There are lots of surprises in this book like Swiss Chard stuffed with Polenta (smart!) a juicy salad of Honeydew, Cucumber and Grapes with a poppyseed and lime dressing and show stopping Persimmon, Apple, Radicchio stacks (you can't tell me you've seen that elsewhere).

My verdict? Inspiring recipes, ideas and photos, and a great coffee table book.

 

longevity-kitchenThe Longevity Kitchen by Rebecca Katz and Mat Edelson focuses on 16 "age busting" foods, they are asparagus, avocado, basil, blueberries, coffee, dark chocolate, garlic, green tea, kale, olive oil, pomegranate, sweet potatoes, thyme, walnuts, wild salmon and yogurt. Let's face it, you are going to get old, no matter what you eat. But the ingredients in this book may help you live a more healthy life.

The photos are good and the book is really jam packed with inspiring recipes for things you probably haven't considered like Nori Rolls stuffed with Avocado and Smoked Salmon, Edamame Wasabi Spread and sardines mixed with loads of herbs and mustard. Many of the recipes, including all of the baked good and desserts are gluten-free, often relying on almond flour. Also Rebecca Katz writes wonderfully informal headnotes with each recipe.

My verdict? Great for anyone wanting to incorporate more healthy foods into their cooking and looking for new ideas.

 

backyardforagingBackyard Foraging: 65 Familiar Plants You Didn't Know You Could Eat. Yay! Another book on foraging! And this one is not about going far into the wild, but simply into your own backyard. Full color photographs and a guide to seasonality will be helpful to those just starting to forage for food. Did you know you could eat magnolia flowers and buds? I didn't! Watch out foliage, this book is coming after you!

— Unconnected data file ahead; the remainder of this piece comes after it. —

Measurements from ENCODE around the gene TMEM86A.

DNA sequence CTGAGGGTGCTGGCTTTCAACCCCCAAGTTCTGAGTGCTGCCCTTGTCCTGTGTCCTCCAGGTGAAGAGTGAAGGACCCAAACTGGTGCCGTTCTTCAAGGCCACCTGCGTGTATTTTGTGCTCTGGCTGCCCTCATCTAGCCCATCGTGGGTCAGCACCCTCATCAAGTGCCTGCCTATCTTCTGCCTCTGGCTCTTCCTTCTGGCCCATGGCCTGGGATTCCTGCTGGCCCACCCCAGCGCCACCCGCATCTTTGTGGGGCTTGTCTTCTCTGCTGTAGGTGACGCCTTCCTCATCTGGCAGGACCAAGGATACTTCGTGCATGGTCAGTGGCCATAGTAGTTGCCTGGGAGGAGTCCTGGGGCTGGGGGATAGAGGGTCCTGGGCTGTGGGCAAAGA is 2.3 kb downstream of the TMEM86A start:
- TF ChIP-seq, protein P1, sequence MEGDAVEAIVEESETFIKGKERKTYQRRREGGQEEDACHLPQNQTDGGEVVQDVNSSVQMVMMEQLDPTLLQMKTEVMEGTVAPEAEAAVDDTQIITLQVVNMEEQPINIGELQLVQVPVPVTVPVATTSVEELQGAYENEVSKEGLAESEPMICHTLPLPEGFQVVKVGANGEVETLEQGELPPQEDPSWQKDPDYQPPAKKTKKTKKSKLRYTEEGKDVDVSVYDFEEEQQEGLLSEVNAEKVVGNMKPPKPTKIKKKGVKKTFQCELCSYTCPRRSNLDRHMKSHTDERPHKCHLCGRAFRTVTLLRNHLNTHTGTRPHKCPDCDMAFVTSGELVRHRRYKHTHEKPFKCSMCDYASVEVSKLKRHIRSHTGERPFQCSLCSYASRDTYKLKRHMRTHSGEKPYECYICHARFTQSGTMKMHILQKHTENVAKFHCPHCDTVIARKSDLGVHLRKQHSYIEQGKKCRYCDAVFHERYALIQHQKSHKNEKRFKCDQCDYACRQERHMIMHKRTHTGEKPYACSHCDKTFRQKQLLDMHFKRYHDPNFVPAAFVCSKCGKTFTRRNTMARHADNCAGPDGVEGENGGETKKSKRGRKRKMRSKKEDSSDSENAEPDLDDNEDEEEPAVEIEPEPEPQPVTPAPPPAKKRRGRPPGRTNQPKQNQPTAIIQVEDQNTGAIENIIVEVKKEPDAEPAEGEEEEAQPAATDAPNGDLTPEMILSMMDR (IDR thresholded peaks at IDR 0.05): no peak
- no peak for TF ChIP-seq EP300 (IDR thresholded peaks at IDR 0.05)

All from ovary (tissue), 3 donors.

There are instructions for how to prepare the foraged food, but only a few recipes at the end of the book, for things like Dandelion Wine, Dahlia Tuber Bread, Mushroom Ravioli and Rose Hip Soup.

My verdict? Great for budding naturalists living in the suburbs or less urban areas with access to common plants. I fear urban plants growing wild are probably exposed to more pollution and not as suitable for eating, though perhaps I'm wrong about that.

 

passionatevegetableThe Passionate Vegetable is a weird name for a cookbook. I mean, what exactly is a passionate vegetable? Written by a health educator, Suzanne Landry the book provides a roadmap for better health through the "flexitarian" style of eating. Perhaps most importantly the recipes are easy to follow.

To be honest, though I do want to try The Passionate Breakfast Cookie, much of the photography is not terribly inspiring in this book and the recipes remind me of the things I cooked when I moved into my first apartment--Mushroom Barley Soup, Black Bean and Corn Salad, Ratatouille over Spaghetti Squash.

My verdict? This book is best for beginning cooks.  

Click on the book images to buy any of these cookbooks 

Amy Sherman is a San Francisco–based writer, recipe developer, restaurant reviewer and all around culinary enthusiast. She blogs for Epicurious , Bay Area Bites and Cooking with Amy .